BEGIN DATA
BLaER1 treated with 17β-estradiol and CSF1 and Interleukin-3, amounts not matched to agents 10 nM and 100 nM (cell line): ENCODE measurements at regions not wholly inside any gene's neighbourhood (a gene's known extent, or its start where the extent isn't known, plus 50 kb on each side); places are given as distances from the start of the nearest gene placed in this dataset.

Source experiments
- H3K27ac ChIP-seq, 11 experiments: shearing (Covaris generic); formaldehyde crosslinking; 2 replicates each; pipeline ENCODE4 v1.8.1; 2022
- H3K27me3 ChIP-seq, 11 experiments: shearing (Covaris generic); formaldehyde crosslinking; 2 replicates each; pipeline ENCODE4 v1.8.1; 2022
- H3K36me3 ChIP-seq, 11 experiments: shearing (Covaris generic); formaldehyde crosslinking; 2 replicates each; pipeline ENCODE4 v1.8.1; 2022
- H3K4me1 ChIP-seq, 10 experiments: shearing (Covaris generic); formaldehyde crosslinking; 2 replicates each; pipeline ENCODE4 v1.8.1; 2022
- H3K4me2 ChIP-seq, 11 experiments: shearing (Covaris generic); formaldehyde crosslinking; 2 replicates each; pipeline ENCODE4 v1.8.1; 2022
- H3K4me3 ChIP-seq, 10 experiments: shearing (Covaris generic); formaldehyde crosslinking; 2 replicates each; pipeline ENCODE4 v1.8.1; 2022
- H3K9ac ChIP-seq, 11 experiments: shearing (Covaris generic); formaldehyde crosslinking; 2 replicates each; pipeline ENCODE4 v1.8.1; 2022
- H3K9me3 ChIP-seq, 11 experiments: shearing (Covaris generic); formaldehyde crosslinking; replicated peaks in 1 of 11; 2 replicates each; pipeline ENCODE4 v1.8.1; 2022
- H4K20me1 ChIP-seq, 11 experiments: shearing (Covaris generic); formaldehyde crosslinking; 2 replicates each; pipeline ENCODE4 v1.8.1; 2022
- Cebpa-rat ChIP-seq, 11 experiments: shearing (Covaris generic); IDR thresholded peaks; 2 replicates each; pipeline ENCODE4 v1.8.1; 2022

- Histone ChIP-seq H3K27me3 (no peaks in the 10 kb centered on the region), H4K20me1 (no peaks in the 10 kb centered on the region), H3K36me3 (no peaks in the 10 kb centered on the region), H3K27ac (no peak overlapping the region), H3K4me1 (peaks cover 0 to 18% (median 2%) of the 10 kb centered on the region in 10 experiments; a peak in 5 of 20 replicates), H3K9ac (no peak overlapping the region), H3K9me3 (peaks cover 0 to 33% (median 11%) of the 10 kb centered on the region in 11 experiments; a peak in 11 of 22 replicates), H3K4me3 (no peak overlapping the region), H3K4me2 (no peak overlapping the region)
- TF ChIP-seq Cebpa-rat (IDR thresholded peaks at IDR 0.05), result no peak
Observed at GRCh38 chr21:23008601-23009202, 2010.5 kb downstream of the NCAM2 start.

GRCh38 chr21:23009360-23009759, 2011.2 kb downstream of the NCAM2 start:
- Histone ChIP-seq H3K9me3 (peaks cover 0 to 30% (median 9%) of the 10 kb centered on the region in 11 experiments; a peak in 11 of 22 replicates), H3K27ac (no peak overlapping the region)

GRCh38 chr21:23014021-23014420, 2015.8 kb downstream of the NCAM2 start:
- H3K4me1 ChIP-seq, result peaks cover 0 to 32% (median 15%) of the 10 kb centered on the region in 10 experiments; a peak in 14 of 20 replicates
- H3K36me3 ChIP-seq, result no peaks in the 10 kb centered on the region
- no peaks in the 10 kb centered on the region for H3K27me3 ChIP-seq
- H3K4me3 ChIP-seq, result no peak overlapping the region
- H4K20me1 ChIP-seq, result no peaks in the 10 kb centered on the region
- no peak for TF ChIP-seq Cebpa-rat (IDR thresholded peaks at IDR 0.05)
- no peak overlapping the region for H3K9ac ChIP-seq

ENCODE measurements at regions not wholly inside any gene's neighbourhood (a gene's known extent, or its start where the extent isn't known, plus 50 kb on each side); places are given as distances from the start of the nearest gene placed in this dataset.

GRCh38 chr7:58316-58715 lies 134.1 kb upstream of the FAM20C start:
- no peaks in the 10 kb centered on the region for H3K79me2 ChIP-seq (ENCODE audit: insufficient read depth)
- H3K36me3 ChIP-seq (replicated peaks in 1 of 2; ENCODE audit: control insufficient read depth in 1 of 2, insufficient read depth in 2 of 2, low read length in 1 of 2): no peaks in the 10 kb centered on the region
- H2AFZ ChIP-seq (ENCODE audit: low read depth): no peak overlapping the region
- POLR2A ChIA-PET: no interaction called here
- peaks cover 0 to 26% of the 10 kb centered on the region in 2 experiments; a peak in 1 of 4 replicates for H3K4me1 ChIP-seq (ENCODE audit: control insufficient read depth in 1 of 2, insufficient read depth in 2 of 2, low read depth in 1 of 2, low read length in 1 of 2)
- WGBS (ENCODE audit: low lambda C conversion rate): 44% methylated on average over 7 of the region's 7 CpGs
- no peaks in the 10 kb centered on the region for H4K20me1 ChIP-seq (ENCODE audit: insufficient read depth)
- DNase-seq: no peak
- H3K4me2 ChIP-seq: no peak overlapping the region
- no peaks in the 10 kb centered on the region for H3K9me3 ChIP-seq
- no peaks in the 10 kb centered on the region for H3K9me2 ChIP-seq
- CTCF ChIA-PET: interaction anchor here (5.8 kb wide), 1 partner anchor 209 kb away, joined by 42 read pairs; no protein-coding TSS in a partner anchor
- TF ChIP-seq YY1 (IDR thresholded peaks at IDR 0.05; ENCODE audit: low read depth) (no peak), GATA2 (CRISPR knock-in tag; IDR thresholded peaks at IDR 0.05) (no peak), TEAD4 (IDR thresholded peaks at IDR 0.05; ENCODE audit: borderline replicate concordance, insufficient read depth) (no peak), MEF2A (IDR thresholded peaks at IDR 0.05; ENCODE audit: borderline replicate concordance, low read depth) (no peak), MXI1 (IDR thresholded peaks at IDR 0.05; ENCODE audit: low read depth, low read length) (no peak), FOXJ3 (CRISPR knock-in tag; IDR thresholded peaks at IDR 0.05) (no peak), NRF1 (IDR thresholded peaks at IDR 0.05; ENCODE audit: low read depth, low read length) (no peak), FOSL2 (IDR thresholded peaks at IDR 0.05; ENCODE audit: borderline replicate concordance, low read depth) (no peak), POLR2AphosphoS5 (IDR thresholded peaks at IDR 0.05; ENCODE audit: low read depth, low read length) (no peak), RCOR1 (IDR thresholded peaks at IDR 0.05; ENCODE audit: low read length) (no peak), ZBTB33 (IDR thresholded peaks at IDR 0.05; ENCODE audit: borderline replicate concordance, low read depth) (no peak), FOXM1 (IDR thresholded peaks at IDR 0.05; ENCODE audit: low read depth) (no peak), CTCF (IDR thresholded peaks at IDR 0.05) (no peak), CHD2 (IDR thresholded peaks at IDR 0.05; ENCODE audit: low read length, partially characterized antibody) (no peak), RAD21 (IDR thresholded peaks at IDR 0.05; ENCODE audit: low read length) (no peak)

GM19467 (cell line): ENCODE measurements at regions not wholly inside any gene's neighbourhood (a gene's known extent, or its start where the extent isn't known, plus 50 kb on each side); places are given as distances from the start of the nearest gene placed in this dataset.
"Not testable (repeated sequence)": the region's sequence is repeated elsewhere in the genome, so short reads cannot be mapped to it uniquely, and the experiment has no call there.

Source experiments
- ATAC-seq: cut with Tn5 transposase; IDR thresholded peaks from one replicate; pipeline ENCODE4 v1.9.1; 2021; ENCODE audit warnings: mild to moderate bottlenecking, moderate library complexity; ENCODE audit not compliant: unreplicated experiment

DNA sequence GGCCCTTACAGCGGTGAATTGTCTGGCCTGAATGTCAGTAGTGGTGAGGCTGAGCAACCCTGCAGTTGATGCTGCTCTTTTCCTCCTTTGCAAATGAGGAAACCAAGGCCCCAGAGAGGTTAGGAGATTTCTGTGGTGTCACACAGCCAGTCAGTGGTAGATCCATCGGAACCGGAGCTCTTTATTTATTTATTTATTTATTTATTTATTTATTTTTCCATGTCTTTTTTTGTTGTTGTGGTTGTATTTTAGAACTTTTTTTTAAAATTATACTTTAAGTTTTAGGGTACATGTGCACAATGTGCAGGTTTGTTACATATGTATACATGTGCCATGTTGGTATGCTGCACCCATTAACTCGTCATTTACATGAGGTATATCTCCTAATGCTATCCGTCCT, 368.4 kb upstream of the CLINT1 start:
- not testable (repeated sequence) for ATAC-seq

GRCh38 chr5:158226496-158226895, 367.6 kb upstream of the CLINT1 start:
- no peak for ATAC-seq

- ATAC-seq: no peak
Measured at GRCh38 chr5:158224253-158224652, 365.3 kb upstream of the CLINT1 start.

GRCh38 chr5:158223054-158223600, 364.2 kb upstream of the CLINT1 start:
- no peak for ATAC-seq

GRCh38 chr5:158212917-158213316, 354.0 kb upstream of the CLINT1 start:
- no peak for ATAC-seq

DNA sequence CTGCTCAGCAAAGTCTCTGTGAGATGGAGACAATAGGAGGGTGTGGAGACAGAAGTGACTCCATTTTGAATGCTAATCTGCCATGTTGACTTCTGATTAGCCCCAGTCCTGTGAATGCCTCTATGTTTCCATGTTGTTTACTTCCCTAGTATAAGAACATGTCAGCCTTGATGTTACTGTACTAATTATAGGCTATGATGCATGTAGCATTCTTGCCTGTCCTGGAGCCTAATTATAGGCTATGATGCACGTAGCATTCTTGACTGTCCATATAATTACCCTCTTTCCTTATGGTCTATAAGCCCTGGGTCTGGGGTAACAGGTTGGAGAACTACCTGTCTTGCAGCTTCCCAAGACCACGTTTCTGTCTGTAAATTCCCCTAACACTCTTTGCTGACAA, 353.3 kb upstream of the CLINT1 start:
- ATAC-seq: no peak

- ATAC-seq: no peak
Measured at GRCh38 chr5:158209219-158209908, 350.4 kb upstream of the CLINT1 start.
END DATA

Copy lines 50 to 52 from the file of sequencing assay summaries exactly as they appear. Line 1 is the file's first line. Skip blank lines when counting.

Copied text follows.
Measured at GRCh38 chr5:158224253-158224652, 365.3 kb upstream of the CLINT1 start.

GRCh38 chr5:158223054-158223600, 364.2 kb upstream of the CLINT1 start:
- no peak for ATAC-seq